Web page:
Both Midland and Odessa have now unveiled their tax rate proposals. And since last year, we have seen many changes, including a spike in property value caused by the boom. So what does that mean for other cities.
“Well the city of Odessa is not raising the property tax rate. The city of Odessa right now is actually proposing a two cent property tax decrease,” says Andrea Goodson, the public information officer for Odessa.
In Midland, it’s the same story.
“So the proposed rate is 39 cents per $100 of valuation,” says city spokeswoman Elana Ladd. “Now that is actually a decrease from last year’s rate.”
So why in the long run would people be paying more for property taxes if both cities rates are going to be less. The answer: Property Values.
“The property value is increasing because of the economy,” says Goodson. “Therefore, we are getting an increase of revenue in property tax.”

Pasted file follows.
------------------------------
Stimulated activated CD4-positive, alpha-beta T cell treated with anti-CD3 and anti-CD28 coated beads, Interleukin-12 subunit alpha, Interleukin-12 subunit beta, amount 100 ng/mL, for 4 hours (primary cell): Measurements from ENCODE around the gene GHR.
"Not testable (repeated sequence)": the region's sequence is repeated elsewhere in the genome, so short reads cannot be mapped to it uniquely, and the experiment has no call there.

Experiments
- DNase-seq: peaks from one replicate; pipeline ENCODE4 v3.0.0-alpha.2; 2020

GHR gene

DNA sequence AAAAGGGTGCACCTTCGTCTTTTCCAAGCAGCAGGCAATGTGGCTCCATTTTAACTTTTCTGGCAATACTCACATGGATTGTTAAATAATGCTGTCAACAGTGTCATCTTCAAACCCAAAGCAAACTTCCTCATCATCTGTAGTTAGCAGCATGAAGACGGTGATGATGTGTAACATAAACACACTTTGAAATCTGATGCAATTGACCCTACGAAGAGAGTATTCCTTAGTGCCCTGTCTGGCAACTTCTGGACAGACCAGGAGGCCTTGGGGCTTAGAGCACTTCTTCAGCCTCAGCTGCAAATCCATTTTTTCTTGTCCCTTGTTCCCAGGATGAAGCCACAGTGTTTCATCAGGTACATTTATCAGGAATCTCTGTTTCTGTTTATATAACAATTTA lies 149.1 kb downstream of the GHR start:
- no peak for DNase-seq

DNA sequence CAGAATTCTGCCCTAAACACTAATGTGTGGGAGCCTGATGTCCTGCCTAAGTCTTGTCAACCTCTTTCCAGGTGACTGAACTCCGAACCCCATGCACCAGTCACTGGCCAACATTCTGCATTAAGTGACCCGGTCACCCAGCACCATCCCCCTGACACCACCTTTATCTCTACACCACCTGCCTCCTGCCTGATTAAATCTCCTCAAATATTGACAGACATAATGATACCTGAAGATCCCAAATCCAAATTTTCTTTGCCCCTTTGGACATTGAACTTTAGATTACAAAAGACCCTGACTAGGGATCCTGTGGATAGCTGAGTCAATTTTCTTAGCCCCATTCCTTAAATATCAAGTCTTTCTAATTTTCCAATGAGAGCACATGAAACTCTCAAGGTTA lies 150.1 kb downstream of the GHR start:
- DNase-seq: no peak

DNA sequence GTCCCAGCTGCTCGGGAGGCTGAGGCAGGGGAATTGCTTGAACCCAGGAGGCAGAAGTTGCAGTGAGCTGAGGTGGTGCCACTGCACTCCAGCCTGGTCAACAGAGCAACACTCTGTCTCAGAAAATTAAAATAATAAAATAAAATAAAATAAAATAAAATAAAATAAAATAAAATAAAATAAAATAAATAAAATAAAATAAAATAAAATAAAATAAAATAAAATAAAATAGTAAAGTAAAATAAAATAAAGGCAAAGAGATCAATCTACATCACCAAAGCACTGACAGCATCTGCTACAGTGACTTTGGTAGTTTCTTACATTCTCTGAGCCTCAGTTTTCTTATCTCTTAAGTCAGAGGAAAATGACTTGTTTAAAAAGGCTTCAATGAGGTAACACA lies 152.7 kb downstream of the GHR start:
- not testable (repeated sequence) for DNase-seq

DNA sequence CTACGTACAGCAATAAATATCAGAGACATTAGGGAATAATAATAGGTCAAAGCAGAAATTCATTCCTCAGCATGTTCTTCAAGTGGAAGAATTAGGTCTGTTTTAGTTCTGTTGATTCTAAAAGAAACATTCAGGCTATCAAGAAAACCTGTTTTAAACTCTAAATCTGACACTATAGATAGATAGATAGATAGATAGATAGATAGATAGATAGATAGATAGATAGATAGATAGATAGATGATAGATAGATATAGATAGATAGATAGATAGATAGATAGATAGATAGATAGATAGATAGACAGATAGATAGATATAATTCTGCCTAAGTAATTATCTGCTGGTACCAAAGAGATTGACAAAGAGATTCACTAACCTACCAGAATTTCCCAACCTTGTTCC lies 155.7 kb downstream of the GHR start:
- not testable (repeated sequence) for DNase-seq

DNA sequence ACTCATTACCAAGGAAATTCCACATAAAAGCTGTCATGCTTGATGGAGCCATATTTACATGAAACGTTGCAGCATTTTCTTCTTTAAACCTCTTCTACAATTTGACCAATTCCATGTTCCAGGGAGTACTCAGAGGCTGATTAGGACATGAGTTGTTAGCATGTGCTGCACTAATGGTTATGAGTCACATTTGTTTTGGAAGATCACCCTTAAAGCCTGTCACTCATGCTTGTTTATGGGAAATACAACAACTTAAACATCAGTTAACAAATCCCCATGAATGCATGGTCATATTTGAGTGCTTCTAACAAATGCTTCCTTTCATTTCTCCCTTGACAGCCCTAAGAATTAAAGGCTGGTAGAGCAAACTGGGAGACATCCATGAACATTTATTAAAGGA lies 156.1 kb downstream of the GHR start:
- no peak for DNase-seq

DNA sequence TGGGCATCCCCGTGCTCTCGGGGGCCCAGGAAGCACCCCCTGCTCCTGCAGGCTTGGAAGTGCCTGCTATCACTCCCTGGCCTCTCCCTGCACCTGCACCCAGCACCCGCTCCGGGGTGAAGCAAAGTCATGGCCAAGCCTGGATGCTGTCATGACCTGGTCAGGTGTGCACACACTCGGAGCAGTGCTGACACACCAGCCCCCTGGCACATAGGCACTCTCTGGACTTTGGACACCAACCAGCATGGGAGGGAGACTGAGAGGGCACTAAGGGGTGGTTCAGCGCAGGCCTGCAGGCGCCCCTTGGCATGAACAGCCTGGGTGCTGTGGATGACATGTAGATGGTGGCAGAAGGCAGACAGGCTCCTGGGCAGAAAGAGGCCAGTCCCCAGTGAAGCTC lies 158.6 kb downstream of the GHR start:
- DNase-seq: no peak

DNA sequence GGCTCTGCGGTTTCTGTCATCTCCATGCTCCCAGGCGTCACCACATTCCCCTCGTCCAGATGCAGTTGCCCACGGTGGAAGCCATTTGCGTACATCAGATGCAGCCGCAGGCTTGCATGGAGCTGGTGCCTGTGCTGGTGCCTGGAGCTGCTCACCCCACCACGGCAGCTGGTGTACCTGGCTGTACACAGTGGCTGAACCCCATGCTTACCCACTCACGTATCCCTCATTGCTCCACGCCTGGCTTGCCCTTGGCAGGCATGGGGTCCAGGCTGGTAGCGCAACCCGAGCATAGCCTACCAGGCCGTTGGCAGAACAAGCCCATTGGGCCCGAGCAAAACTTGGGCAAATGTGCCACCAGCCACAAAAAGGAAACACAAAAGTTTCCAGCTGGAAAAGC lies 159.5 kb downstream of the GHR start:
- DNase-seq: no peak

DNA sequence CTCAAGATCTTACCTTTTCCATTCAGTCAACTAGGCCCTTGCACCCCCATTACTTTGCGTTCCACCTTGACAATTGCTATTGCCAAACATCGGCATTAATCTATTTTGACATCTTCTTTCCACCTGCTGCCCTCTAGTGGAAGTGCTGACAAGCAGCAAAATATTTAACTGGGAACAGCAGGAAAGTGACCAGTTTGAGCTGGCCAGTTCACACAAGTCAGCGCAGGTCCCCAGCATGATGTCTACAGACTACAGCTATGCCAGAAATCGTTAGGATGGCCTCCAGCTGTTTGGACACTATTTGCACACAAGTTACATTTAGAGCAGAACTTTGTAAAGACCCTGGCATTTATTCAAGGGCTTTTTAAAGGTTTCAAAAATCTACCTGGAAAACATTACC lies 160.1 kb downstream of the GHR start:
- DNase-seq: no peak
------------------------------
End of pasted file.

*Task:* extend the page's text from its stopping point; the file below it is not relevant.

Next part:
Everywhere you look in the Basin, property values are going up. This is making some places unlivable. Including Kermit, where just last month, a newly hired football coach couldn’t find a place to settle down.
“At that time there was only one house on the market for sale at $225,000,” said Kermit ISD superintendent Denise Shetter in June.
So in the case of where you live, you may see the property tax go down next fiscal year. Unfortunately, you still may be paying more in the long run.
Both cities will give their communities the opportunity to speak their opinion on the proposed tax rate in the upcoming weeks.